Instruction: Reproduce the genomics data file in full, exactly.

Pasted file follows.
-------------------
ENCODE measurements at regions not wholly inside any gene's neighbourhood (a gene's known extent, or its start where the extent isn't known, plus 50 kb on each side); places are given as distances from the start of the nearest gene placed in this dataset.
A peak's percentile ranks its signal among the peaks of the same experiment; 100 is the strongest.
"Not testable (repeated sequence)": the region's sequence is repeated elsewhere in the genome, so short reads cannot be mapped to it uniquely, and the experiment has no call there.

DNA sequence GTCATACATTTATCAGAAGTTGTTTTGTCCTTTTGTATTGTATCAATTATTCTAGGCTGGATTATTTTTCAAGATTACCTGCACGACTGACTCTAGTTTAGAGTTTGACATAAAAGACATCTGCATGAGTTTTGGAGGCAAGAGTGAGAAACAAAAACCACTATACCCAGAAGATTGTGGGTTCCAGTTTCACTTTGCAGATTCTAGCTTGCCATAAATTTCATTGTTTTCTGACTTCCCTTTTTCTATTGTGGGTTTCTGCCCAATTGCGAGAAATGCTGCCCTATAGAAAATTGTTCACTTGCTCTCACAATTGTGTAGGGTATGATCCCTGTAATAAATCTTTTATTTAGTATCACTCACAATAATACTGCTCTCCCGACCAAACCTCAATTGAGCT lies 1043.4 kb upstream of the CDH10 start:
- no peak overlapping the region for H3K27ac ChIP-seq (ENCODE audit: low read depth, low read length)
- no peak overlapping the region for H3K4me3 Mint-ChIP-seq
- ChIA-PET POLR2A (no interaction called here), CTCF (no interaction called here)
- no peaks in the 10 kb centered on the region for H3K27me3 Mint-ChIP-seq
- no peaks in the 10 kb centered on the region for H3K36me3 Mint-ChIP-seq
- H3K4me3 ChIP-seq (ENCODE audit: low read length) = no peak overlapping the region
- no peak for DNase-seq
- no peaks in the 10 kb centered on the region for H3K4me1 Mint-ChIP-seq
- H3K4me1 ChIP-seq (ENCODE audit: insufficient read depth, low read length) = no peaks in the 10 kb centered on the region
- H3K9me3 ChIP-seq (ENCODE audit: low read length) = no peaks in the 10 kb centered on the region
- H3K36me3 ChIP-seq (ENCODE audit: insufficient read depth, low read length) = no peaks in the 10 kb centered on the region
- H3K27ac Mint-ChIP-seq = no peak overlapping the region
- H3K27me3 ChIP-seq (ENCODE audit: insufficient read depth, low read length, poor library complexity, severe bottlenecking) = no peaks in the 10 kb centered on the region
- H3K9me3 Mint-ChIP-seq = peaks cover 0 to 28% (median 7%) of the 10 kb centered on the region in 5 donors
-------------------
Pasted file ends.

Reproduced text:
ENCODE measurements at regions not wholly inside any gene's neighbourhood (a gene's known extent, or its start where the extent isn't known, plus 50 kb on each side); places are given as distances from the start of the nearest gene placed in this dataset.
A peak's percentile ranks its signal among the peaks of the same experiment; 100 is the strongest.
"Not testable (repeated sequence)": the region's sequence is repeated elsewhere in the genome, so short reads cannot be mapped to it uniquely, and the experiment has no call there.

DNA sequence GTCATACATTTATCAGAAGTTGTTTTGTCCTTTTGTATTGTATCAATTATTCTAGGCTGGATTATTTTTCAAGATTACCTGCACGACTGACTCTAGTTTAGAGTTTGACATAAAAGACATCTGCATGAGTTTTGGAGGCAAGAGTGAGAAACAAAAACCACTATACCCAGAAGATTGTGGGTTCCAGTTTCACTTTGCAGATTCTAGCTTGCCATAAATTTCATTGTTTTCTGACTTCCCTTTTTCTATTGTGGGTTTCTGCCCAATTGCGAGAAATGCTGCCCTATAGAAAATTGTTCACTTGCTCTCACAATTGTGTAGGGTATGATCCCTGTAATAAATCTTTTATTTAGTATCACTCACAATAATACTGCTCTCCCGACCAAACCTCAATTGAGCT lies 1043.4 kb upstream of the CDH10 start:
- no peak overlapping the region for H3K27ac ChIP-seq (ENCODE audit: low read depth, low read length)
- no peak overlapping the region for H3K4me3 Mint-ChIP-seq
- ChIA-PET POLR2A (no interaction called here), CTCF (no interaction called here)
- no peaks in the 10 kb centered on the region for H3K27me3 Mint-ChIP-seq
- no peaks in the 10 kb centered on the region for H3K36me3 Mint-ChIP-seq
- H3K4me3 ChIP-seq (ENCODE audit: low read length) = no peak overlapping the region
- no peak for DNase-seq
- no peaks in the 10 kb centered on the region for H3K4me1 Mint-ChIP-seq
- H3K4me1 ChIP-seq (ENCODE audit: insufficient read depth, low read length) = no peaks in the 10 kb centered on the region
- H3K9me3 ChIP-seq (ENCODE audit: low read length) = no peaks in the 10 kb centered on the region
- H3K36me3 ChIP-seq (ENCODE audit: insufficient read depth, low read length) = no peaks in the 10 kb centered on the region
- H3K27ac Mint-ChIP-seq = no peak overlapping the region
- H3K27me3 ChIP-seq (ENCODE audit: insufficient read depth, low read length, poor library complexity, severe bottlenecking) = no peaks in the 10 kb centered on the region
- H3K9me3 Mint-ChIP-seq = peaks cover 0 to 28% (median 7%) of the 10 kb centered on the region in 5 donors